By Erika de la Garza, program director, Latin America Initiative
After more than nine months of paralysis over President Dilma Rousseff’s impeachment process, Brazil can finally move on. Rousseff was impeached last week, and despite her claims that this was a political coup and a step back for democracy, her removal from office was legal under Brazil’s constitution.
Rousseff’s government used funds from state-run banks to pay regular expenses, such as the praised Bolsa Família program that provides a monthly stipend to Brazil’s poor. These upfront payments were considered loans to the federal government, which require congressional approval. But she didn’t seek approval and disguised a deficit in the public accounts. Under Brazil’s fiscal responsibility laws, this is not only illegal but also an impeachable crime.
Would former President Luiz Inácio Lula da Silva have run into the same fate if he had broken this law to the extent Rousseff did? Probably not. Rousseff’s misfortune was Brazil’s conditions for a perfect storm: the worst economic crisis in the past 100 years; a massive corruption scandal, Lava Jato (car wash), involving the state-run oil company Petrobras; a fallout with members of Congress, including those of her own party; and the lowest popularity levels of any president. Corruption scandals under Lula’s administration did not reach the magnitude of Lava Jato, and he weathered the global financial crisis just fine. Furthermore, Lula enjoyed an 82 percent popularity level before leaving office, while Rousseff’s had plunged to 8 percent.
Rousseff’s inability to govern the country had become so damaging that Congress looked for an excuse to fire her and found one.
It is now Michel Temer’s turn. He was Rousseff’s vice president and had been interim president since May when Rousseff was suspended. He is now the official president of Brazil until the end of the term in 2018. Temer is no one’s favorite. Despite his wide unpopularity, most Brazilians seemed to believe that anyone would be better than Rousseff.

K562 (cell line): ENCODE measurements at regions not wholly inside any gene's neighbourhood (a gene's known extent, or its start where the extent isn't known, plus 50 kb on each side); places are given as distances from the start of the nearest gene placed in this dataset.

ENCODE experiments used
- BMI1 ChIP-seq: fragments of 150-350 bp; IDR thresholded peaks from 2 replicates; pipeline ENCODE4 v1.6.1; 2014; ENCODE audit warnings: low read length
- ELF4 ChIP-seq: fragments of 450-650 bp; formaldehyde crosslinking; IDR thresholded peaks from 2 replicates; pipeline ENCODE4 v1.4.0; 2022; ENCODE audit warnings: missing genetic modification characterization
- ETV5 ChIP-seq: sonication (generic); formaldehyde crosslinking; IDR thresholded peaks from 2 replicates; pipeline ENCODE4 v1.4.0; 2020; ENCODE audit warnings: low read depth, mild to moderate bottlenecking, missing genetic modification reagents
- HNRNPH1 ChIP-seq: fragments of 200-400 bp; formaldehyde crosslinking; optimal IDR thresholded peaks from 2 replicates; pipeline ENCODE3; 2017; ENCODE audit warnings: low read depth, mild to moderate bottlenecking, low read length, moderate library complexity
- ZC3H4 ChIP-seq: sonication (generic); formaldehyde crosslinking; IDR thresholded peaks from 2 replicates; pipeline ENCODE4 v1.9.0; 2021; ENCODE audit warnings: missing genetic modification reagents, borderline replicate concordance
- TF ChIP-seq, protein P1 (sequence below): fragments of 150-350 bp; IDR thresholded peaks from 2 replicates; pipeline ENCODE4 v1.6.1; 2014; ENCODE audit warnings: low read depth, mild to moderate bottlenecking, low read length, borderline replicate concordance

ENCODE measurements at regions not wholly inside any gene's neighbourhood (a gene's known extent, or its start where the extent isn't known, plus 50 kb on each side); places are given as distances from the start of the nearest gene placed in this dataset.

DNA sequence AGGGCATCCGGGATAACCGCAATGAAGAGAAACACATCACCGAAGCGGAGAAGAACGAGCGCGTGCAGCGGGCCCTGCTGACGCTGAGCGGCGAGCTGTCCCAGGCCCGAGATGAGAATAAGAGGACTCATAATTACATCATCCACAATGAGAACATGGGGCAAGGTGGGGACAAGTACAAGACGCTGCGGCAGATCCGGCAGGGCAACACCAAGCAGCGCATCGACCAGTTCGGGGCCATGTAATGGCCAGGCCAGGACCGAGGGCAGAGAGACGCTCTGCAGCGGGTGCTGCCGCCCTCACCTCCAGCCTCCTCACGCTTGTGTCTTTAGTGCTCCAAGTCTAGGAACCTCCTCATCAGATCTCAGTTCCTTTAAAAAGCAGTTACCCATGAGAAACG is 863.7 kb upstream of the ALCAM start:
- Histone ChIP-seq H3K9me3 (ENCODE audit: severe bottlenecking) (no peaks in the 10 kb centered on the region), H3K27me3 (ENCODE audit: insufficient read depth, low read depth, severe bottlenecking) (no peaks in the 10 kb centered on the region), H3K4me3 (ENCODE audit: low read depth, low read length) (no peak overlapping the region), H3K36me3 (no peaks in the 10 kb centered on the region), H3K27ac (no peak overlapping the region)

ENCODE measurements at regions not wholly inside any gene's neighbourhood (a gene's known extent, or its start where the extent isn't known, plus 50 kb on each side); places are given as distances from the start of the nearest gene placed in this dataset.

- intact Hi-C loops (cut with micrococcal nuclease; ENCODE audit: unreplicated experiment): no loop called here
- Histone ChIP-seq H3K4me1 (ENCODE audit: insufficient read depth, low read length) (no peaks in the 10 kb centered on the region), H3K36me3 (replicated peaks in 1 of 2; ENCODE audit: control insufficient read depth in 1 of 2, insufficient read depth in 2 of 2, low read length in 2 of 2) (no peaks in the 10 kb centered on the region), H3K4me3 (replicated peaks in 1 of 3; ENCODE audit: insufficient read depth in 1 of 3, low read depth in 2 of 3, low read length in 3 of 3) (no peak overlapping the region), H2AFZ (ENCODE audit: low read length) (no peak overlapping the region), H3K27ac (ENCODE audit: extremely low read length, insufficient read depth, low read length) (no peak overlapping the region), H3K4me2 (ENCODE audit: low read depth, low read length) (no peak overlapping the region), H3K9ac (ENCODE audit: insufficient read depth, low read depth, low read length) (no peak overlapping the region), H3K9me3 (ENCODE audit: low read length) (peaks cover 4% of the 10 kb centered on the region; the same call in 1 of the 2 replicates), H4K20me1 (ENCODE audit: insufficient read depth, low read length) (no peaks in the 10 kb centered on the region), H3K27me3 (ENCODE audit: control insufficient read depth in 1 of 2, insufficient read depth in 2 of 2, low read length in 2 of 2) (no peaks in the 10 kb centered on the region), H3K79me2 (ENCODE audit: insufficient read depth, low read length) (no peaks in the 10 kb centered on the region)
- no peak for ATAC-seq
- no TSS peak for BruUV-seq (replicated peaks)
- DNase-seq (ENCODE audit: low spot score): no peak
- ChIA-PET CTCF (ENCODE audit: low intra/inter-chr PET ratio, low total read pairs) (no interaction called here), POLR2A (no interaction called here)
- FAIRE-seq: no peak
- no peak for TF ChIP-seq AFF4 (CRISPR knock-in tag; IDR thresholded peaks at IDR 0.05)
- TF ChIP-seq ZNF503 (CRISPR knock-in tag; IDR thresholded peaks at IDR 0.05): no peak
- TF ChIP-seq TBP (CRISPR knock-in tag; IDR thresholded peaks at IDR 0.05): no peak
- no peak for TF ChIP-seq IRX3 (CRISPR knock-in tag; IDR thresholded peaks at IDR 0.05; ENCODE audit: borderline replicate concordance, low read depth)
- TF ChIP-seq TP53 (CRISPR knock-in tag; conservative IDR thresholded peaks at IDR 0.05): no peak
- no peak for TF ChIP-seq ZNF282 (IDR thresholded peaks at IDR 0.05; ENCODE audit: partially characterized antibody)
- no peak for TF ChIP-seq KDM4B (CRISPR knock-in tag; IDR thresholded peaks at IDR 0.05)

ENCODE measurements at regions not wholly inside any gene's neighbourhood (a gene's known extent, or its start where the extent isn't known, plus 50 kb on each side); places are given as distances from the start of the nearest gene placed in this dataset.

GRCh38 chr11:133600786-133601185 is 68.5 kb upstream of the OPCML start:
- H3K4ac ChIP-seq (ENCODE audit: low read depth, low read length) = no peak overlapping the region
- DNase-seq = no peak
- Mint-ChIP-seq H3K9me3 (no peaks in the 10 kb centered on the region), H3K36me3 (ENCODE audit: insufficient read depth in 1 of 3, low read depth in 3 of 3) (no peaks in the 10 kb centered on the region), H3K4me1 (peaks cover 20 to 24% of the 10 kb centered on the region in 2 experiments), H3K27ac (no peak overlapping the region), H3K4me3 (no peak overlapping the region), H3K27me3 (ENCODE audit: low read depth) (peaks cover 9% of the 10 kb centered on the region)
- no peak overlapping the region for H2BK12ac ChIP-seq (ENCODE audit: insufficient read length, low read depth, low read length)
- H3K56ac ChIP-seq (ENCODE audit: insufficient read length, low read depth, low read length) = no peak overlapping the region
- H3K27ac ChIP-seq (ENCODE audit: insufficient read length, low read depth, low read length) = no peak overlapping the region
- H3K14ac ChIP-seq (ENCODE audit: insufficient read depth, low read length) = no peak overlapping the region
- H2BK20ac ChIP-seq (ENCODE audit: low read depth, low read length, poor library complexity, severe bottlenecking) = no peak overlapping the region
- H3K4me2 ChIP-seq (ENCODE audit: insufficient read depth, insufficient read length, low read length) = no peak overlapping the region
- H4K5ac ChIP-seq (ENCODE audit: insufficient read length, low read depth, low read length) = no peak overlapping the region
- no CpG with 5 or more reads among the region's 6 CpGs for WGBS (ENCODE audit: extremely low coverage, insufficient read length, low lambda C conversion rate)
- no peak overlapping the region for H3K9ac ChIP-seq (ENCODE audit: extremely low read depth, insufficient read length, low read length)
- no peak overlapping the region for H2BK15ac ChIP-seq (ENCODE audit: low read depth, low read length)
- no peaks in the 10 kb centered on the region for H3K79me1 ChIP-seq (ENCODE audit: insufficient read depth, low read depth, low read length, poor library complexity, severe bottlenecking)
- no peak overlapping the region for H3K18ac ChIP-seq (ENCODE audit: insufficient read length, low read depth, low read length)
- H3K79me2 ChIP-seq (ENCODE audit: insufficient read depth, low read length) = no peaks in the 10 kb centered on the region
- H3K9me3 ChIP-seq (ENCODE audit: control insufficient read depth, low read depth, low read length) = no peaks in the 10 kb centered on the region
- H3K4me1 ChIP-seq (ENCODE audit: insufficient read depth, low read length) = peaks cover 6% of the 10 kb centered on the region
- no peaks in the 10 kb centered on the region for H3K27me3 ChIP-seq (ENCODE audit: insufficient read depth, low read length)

Nevertheless, back in May, two ministers in Temer’s newly appointed cabinet, including the minister of transparency, supervision and control, had to resign almost immediately over allegations of their involvement in the Lava Jato corruption scandal. Furthermore, Temer was convicted of breaking campaign finance rules and thus banned from running for office.
As a career politician and skillful negotiator, Temer should be able to push forward some of the unpopular measures Brazil desperately needs. Those reforms include decreasing public spending — a proposal that will require a constitutional amendment — and pension reform to reduce growing retirement spending. The latter would involve revising the minimum retirement age, which has and will continue to cause great resistance among unions. After all, Temer has nothing to lose; he is already widely unpopular and can’t run for president after this term.
Investors seem to favor the change in the commander in chief. Temer’s assembly of an impressive economic team, which includes Finance Minister Henrique Meirelles and Ilan Goldfajn as head of the central bank, boosted the market’s confidence in the country. The real has strengthened against the dollar, and the country’s Bovespa Index has risen by about 35 percent.
To maintain market confidence, Temer will need to send a strong signal showing he can push through the constitutional amendment to curb growth in public spending. As a key member of Brazil’s largest political party, Partido do Movimento Democrático Brasileiro (PMDB), Temer is expected to have the clout to summon the necessary support in Congress to pass some of these politically sensitive and unpopular reforms.
Tensions between Temer and Rousseff were no secret, especially after the leaked recordings that helped oust two of Temer’s ministers. Temer’s ability to implement the difficult reforms Brazil needs will determine whether his legacy will be as the person who reconciled the country or as the usurper of Rousseff’s presidency.
Voices of the Americas is a space for Americas Project fellows to share their insights into events unfolding in their home countries and in the region as a whole. The fellows' essays will also focus on economic development, institution building, democracy and the rule of law.